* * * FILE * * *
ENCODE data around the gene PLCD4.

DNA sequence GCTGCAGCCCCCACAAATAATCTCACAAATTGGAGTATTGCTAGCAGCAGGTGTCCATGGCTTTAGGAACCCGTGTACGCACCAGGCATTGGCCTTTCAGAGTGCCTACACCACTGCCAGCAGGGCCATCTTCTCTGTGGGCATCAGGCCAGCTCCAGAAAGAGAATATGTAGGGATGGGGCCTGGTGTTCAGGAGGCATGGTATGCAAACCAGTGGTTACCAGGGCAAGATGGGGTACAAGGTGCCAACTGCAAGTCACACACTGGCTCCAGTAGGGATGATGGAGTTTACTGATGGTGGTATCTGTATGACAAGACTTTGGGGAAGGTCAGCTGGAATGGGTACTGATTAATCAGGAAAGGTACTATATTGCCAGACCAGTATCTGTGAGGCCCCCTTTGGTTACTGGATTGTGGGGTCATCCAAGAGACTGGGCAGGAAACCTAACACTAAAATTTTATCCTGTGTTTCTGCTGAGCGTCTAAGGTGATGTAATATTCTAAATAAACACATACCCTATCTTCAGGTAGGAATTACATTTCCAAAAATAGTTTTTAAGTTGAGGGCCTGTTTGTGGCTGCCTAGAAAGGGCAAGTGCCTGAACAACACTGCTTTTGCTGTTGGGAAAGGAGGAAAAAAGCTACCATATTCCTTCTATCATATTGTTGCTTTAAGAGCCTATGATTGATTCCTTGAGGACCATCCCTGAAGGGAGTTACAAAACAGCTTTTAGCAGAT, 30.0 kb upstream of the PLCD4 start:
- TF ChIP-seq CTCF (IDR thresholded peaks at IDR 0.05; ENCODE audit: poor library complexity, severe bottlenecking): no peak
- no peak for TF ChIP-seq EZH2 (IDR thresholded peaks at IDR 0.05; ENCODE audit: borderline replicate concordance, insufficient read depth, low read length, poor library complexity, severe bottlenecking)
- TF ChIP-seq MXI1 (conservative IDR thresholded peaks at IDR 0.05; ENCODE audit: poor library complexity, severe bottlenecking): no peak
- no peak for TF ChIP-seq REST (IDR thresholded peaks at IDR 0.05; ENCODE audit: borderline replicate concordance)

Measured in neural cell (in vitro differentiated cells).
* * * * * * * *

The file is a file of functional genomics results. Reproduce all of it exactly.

ENCODE data around the gene PLCD4.

DNA sequence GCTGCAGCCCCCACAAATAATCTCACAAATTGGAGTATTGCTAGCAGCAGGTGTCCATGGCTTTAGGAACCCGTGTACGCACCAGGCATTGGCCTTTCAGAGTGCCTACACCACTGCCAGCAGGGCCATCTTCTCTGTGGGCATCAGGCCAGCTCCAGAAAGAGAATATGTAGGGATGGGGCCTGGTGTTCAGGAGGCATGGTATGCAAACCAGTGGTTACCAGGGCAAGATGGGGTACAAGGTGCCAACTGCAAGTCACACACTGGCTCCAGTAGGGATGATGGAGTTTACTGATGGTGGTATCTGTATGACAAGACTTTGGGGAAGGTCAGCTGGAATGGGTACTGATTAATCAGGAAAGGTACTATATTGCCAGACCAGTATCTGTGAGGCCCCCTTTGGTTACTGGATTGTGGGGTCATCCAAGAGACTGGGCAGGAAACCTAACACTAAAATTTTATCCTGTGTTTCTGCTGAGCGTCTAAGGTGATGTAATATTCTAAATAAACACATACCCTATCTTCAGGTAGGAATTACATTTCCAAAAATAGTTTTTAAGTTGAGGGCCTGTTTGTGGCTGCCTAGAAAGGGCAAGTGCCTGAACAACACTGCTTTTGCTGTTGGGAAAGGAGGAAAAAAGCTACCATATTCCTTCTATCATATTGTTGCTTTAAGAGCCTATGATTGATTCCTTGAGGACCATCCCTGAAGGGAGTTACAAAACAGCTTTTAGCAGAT, 30.0 kb upstream of the PLCD4 start:
- TF ChIP-seq CTCF (IDR thresholded peaks at IDR 0.05; ENCODE audit: poor library complexity, severe bottlenecking): no peak
- no peak for TF ChIP-seq EZH2 (IDR thresholded peaks at IDR 0.05; ENCODE audit: borderline replicate concordance, insufficient read depth, low read length, poor library complexity, severe bottlenecking)
- TF ChIP-seq MXI1 (conservative IDR thresholded peaks at IDR 0.05; ENCODE audit: poor library complexity, severe bottlenecking): no peak
- no peak for TF ChIP-seq REST (IDR thresholded peaks at IDR 0.05; ENCODE audit: borderline replicate concordance)

Measured in neural cell (in vitro differentiated cells).